Dear Mr. Suffrin: I am just starting college and I want to get a credit card to help build my credit. Which type of credit card should I get? Many people have told me that I shouldn't get one because most times students apply for several and get overwhelmed and can't pay them back. Is it a good idea to get one, and is there a certain card I should look for? If not, why not.
Curious About Credit, Des Allemands
Dear Curious: Although establishing a credit history is good, it should not be done at the expense of digging yourself a hole of credit card balances and credit card interest. Because of your young age, you can ruin your credit history by not paying off credit balances timely and running up a large amount of debt that eventually you cannot pay. Also keep in mind that credit cards and information with your social security number on it are two of the most popular ways thieves steal your identity. My suggestion is to avoid the credit card at this time in your life; however, if you feel you must, then apply for one only if you are willing to pay the credit card balance off monthly - meaning at the end of each month your balance is zero.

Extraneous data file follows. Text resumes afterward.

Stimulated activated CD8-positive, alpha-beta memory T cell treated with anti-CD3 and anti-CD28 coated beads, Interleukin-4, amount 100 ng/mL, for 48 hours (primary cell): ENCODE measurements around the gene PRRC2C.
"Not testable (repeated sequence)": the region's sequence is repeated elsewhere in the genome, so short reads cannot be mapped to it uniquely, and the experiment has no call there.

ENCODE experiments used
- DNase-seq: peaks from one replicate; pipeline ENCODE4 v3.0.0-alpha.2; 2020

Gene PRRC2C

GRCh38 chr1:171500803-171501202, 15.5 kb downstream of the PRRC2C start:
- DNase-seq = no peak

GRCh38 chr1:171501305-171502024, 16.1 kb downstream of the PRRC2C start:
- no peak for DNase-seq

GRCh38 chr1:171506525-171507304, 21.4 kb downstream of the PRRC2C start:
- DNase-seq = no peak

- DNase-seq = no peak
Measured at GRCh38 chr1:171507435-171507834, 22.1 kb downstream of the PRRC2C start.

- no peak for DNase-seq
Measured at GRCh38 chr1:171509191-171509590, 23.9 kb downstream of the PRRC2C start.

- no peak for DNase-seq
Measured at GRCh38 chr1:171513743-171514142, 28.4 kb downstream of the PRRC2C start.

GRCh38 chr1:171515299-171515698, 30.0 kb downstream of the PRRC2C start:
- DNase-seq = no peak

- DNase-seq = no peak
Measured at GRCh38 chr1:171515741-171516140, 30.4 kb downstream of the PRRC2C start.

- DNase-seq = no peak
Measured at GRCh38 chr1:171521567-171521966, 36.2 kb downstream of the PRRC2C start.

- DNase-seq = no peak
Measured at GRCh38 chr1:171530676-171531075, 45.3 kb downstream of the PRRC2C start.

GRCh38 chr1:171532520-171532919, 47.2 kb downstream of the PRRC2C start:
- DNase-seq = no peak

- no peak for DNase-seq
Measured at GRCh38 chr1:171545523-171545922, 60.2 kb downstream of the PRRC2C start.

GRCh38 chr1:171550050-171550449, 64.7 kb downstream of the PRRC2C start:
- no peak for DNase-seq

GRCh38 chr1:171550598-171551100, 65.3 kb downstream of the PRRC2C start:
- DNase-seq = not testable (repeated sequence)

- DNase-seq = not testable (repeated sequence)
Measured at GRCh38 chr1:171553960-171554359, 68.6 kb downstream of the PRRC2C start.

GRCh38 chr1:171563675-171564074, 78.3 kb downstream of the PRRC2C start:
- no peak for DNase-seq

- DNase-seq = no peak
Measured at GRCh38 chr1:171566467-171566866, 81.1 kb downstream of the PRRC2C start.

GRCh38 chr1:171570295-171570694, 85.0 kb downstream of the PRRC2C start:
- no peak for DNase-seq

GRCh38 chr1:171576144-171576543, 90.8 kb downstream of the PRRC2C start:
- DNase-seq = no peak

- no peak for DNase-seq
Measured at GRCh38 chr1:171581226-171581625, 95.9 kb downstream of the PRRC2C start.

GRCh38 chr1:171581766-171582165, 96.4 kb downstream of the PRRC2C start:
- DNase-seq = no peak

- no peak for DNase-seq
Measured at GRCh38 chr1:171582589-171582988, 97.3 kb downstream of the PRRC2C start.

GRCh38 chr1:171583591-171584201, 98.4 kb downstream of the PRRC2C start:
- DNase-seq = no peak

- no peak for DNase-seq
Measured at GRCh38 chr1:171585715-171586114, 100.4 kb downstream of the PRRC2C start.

If you decide to apply for a card, you will want to compare the following features of various cards: the annual percentage rates (APR), the length of the grace period, how the finance charge is calculated, the fees charged, the credit limit and the incentives offered. Obviously you want to choose a card that has the lowest APR, longest grace period, longest number of days to calculate the finance charge, no fees charged and most incentivesoffered (gas or purchase discounts).
Students' questions about finances answered - only in the St. Charles Herald-Guide. Financial expert and school board member-elect Al Suffrin, a certified public accountant, takes on the tough questions from parish kids- and their parents - in an important weekly column everyone should read. Send YOUR questions to: email@example.com or write: MONEYTALK, P.O. Box 1199, Boutte, LA